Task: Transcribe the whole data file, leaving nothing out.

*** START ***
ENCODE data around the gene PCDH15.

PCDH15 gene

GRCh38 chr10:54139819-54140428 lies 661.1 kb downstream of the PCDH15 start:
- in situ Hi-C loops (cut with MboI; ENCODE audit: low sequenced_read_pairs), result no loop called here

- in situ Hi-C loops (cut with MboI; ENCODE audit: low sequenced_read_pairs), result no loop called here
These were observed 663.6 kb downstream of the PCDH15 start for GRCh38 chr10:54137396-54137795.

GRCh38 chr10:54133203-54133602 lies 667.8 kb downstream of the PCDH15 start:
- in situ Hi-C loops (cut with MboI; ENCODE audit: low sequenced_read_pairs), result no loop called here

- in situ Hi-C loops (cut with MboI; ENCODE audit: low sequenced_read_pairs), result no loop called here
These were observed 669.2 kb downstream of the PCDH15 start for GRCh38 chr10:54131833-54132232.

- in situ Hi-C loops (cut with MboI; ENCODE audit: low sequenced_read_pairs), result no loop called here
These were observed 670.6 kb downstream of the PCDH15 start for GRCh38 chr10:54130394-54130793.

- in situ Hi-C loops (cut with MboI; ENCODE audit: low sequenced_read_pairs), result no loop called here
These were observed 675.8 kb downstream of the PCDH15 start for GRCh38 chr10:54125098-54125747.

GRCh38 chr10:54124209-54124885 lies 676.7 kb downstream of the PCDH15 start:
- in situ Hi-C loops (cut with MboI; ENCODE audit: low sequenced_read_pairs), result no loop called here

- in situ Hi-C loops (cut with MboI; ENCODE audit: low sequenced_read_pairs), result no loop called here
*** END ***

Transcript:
ENCODE data around the gene PCDH15.

PCDH15 gene

GRCh38 chr10:54139819-54140428 lies 661.1 kb downstream of the PCDH15 start:
- in situ Hi-C loops (cut with MboI; ENCODE audit: low sequenced_read_pairs), result no loop called here

- in situ Hi-C loops (cut with MboI; ENCODE audit: low sequenced_read_pairs), result no loop called here
These were observed 663.6 kb downstream of the PCDH15 start for GRCh38 chr10:54137396-54137795.

GRCh38 chr10:54133203-54133602 lies 667.8 kb downstream of the PCDH15 start:
- in situ Hi-C loops (cut with MboI; ENCODE audit: low sequenced_read_pairs), result no loop called here

- in situ Hi-C loops (cut with MboI; ENCODE audit: low sequenced_read_pairs), result no loop called here
These were observed 669.2 kb downstream of the PCDH15 start for GRCh38 chr10:54131833-54132232.

- in situ Hi-C loops (cut with MboI; ENCODE audit: low sequenced_read_pairs), result no loop called here
These were observed 670.6 kb downstream of the PCDH15 start for GRCh38 chr10:54130394-54130793.

- in situ Hi-C loops (cut with MboI; ENCODE audit: low sequenced_read_pairs), result no loop called here
These were observed 675.8 kb downstream of the PCDH15 start for GRCh38 chr10:54125098-54125747.

GRCh38 chr10:54124209-54124885 lies 676.7 kb downstream of the PCDH15 start:
- in situ Hi-C loops (cut with MboI; ENCODE audit: low sequenced_read_pairs), result no loop called here

- in situ Hi-C loops (cut with MboI; ENCODE audit: low sequenced_read_pairs), result no loop called here